Even though some 30 million Americans have a rare disease, and many millions more have rare diseases around the planet, each disease affects relatively few people, so rare diseases are also known as “orphan diseases.” The medical and pharmaceutical industries do not have a stellar history with treating rare diseases; drugs for rare diseases are called “orphan drugs,” because they do not address a family of disorders. In the video below, Sean Hepburn Ferrer, son of Audrey Hepburn and Mel Ferrer, addresses this issue. His mother died in 1993 from a rare form of cancer, Pseudomyxoma adenocarcinoma, that had not been researched in decades. A diagnosis was difficult to come by and treatments were limited to decades-old knowledge.
Those who care for and live with people with rare diseases are also affected by the disease and the sometimes grueling path to diagnosis. My family, my friends, and my girlfriend have walked with me every step of my path and keep me upbeat, encouraged, and sane. This day, honoring care for those with rare diseases, honors them, too. I love them.
I don’t even know what to say.
Nothing that could come across as genuine at least.
I can’t imagine what you have to deal with day by day.
I can’t imagine how so many people can be so sick, when I treat my own health with such….non-concern?
Is it bad to feel guilty that I have not discovered a monster hiding in my body?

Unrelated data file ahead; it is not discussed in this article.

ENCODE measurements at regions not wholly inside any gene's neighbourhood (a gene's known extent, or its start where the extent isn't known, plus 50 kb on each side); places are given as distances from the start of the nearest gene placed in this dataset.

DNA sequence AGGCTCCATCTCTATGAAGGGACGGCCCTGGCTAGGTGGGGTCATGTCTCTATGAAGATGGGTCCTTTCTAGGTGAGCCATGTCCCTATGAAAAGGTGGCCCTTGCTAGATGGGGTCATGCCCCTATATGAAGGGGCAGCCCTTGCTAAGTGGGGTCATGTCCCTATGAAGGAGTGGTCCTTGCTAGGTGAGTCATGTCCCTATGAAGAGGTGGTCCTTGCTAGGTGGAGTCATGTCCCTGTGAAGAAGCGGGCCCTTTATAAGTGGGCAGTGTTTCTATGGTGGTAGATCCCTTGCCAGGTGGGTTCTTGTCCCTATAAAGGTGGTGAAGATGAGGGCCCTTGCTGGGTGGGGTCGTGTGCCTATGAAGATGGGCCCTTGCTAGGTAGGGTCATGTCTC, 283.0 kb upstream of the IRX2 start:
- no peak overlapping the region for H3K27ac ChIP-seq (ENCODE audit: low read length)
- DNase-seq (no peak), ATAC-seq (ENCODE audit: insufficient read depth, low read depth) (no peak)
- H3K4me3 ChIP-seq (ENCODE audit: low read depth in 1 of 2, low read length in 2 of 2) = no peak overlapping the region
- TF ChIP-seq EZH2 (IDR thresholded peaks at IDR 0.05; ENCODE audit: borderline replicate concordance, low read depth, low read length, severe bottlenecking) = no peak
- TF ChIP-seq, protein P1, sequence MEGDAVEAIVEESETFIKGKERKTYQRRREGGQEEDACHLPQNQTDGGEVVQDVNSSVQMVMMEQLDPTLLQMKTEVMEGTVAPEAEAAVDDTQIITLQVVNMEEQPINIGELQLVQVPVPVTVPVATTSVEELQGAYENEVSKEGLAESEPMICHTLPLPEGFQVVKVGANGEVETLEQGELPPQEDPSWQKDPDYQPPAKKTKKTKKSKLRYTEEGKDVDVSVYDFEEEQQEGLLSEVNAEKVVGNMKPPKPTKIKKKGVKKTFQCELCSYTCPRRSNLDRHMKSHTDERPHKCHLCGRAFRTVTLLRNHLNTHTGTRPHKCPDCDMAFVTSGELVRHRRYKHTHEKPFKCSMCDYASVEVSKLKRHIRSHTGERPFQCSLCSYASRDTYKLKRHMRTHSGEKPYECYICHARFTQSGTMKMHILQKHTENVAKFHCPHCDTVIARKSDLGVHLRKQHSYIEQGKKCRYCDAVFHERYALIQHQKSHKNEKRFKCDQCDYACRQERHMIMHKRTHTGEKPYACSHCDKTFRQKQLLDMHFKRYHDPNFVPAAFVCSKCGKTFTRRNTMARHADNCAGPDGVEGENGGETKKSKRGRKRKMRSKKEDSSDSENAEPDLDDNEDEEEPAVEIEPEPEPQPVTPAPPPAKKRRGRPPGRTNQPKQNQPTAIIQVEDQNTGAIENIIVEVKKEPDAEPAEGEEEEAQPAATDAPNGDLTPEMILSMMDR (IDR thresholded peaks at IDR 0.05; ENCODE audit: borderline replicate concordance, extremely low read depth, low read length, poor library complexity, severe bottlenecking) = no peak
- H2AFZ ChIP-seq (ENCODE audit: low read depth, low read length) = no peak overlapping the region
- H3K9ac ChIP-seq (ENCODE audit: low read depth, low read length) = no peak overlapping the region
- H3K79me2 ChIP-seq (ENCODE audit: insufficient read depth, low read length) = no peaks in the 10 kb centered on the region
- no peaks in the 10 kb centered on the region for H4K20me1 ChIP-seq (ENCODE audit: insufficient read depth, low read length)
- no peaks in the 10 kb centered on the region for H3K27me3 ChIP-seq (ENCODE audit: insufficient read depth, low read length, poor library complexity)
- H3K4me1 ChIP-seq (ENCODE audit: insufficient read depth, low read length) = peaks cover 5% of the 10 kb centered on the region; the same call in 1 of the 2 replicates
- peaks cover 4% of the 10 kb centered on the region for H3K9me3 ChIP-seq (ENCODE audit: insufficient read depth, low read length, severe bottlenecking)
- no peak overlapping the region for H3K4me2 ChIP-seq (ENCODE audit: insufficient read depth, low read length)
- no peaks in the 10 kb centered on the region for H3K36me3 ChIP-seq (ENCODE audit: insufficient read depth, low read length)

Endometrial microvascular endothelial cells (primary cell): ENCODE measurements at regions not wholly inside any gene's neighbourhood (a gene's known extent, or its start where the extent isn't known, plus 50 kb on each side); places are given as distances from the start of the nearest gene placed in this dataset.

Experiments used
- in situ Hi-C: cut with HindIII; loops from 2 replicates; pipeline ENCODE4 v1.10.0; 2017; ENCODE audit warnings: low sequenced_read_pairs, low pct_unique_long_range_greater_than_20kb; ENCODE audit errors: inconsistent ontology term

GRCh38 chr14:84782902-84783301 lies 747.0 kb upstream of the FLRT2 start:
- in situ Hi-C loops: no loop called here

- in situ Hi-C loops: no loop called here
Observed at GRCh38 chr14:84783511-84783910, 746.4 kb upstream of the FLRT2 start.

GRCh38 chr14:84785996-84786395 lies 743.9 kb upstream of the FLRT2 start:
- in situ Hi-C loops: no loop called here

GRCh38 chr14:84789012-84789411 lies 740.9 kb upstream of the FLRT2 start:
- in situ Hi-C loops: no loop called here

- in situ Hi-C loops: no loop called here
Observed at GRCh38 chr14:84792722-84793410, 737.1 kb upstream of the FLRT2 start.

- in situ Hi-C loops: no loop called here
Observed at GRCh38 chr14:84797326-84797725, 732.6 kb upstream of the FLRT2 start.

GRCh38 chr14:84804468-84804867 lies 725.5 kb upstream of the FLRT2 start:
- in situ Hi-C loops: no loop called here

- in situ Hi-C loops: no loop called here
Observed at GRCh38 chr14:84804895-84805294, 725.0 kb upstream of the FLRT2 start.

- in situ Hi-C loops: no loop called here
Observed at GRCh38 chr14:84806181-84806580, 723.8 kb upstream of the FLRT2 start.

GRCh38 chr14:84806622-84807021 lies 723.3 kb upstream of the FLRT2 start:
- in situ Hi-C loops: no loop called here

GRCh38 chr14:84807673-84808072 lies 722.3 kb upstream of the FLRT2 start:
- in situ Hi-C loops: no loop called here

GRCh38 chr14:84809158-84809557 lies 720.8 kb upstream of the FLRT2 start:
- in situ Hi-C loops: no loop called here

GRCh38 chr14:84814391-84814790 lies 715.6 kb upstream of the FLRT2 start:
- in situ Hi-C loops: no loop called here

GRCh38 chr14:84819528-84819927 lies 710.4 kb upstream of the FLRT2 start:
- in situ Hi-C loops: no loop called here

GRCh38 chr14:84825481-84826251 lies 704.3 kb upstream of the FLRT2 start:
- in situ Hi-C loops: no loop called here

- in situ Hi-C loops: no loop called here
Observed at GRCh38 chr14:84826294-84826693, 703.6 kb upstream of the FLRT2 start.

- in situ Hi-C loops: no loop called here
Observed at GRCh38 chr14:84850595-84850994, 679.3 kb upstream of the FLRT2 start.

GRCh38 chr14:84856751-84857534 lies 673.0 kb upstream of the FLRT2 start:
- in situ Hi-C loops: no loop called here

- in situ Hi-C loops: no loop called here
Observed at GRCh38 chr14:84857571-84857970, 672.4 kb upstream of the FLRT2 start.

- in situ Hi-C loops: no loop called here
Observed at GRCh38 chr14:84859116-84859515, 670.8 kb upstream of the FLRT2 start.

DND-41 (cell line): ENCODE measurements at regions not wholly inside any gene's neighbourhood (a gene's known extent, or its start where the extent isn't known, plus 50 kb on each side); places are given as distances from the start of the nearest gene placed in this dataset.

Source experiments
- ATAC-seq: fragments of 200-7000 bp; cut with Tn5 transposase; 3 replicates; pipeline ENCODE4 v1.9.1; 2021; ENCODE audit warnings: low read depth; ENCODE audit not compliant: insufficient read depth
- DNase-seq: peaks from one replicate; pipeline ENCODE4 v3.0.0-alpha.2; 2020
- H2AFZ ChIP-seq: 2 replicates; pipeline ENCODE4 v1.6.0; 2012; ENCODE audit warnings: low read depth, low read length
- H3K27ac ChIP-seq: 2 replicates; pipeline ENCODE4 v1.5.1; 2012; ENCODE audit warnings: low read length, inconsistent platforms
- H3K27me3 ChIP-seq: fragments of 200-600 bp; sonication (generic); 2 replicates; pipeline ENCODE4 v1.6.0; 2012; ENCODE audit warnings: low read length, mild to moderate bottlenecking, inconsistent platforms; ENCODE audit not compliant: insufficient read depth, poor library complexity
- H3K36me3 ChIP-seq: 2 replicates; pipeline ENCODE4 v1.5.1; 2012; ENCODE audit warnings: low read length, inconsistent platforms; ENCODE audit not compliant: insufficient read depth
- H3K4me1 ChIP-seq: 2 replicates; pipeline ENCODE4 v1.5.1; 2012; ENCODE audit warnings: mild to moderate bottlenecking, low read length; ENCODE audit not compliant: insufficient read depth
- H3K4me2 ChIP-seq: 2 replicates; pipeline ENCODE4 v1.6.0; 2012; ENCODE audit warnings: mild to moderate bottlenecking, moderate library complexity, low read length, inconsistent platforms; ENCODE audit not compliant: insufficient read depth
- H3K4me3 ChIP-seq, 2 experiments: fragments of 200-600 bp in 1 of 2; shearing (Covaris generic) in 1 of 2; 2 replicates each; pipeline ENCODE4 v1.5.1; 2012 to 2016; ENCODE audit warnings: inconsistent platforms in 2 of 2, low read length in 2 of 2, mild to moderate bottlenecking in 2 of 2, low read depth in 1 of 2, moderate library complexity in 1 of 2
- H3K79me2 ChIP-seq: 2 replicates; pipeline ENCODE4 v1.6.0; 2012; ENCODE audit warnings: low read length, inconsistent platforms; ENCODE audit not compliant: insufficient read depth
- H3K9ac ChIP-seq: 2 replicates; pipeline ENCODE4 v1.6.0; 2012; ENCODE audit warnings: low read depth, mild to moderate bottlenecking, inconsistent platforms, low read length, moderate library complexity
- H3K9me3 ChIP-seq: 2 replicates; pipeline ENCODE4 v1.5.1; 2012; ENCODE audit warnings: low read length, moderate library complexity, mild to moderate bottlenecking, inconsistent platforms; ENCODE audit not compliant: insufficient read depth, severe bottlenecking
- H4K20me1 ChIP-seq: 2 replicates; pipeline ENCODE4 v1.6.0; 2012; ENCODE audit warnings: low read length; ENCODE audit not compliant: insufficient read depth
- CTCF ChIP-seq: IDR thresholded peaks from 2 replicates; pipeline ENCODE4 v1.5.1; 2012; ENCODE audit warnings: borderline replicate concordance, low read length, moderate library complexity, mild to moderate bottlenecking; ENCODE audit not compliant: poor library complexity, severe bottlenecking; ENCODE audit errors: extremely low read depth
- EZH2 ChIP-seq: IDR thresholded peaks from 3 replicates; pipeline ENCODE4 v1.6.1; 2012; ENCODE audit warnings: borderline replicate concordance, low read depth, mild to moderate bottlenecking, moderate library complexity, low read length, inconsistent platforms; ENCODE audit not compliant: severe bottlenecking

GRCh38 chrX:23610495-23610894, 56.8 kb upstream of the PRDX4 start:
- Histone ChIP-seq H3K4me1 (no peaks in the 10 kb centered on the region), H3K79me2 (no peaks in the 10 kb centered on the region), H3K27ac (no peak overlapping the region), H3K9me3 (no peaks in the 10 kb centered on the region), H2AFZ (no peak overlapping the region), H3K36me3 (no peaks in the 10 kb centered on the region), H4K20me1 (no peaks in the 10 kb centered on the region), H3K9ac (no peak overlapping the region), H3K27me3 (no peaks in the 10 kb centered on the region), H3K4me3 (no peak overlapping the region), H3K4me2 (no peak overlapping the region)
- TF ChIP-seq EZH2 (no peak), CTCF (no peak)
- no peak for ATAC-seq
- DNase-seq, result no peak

But, i do.
I mean I’m glad that I have gotten this far in my life basically unscathed, and I know that I have been extremely lucky compared to so many others.
Awareness is what you brought me this morning.
I will pay more attention.
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For most of my life I treated my own health with a non-concern that bordered on the self-treasonous. When I was growing up. my younger sister had a benign growth on her pituitary (she came through the experience not unscathed–she was scathed–but she is now a happy, professional woman) so the bar for potential reasons to see a doctor was set pretty high for me: brain tumor. Nothing less. And I had another monster inside me–addiction–so anything that might interfere with my daily plans to get buzzed was nothing I wanted to participate in. So I sobered up and got my general health back but then learned that something else had been sitting and waiting.